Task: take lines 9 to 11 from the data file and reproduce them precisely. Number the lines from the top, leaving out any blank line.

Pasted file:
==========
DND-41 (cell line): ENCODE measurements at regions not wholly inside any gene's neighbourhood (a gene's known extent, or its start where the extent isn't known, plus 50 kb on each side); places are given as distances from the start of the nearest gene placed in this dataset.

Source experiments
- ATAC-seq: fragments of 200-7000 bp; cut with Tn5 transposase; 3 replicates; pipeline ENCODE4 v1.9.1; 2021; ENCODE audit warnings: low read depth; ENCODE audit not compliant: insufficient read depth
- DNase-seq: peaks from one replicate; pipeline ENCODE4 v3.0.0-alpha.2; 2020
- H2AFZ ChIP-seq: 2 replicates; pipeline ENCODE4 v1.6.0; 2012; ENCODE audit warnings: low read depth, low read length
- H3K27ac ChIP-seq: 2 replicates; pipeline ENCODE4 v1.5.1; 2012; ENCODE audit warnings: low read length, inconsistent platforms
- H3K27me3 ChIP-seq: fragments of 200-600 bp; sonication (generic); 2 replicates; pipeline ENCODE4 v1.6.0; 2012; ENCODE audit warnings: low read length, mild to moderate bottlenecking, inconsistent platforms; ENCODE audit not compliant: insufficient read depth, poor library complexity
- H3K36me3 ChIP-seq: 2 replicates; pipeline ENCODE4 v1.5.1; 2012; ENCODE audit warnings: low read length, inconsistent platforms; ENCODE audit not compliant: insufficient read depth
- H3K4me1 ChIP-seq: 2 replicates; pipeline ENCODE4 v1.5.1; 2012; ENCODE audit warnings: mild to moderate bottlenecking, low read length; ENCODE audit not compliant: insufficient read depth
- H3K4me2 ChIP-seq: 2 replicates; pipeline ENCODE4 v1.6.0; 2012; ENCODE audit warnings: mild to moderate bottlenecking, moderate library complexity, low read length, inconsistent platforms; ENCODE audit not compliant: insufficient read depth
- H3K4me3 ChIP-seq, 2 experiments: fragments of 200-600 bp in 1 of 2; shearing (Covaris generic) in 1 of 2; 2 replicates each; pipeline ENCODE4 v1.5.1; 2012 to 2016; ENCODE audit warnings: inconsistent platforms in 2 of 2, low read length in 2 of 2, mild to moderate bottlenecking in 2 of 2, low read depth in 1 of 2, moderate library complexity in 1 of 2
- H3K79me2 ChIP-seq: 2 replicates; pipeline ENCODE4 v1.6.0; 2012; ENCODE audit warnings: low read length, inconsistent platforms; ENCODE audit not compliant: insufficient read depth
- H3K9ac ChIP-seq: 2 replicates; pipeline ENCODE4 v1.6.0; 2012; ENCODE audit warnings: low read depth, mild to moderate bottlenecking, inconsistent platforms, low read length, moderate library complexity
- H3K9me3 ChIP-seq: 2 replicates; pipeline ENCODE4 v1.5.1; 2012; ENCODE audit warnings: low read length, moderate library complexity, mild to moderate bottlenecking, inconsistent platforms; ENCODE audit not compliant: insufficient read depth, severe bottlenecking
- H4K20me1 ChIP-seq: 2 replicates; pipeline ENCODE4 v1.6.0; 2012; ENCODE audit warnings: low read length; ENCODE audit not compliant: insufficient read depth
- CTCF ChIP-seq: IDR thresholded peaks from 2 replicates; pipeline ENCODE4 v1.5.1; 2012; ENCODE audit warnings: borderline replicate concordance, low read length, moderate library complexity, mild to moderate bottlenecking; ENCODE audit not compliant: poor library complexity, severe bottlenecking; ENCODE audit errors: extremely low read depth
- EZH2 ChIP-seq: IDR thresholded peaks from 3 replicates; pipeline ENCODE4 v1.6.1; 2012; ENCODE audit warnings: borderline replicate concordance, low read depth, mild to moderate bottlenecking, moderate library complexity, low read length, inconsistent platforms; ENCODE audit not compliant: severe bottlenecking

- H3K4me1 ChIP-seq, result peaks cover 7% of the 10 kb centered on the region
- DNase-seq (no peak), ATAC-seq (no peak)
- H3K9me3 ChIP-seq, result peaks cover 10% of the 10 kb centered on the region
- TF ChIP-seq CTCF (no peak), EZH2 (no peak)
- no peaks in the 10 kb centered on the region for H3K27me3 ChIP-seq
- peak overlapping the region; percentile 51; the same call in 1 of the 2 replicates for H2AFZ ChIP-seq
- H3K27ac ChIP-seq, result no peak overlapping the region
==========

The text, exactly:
- H3K4me1 ChIP-seq: 2 replicates; pipeline ENCODE4 v1.5.1; 2012; ENCODE audit warnings: mild to moderate bottlenecking, low read length; ENCODE audit not compliant: insufficient read depth
- H3K4me2 ChIP-seq: 2 replicates; pipeline ENCODE4 v1.6.0; 2012; ENCODE audit warnings: mild to moderate bottlenecking, moderate library complexity, low read length, inconsistent platforms; ENCODE audit not compliant: insufficient read depth
- H3K4me3 ChIP-seq, 2 experiments: fragments of 200-600 bp in 1 of 2; shearing (Covaris generic) in 1 of 2; 2 replicates each; pipeline ENCODE4 v1.5.1; 2012 to 2016; ENCODE audit warnings: inconsistent platforms in 2 of 2, low read length in 2 of 2, mild to moderate bottlenecking in 2 of 2, low read depth in 1 of 2, moderate library complexity in 1 of 2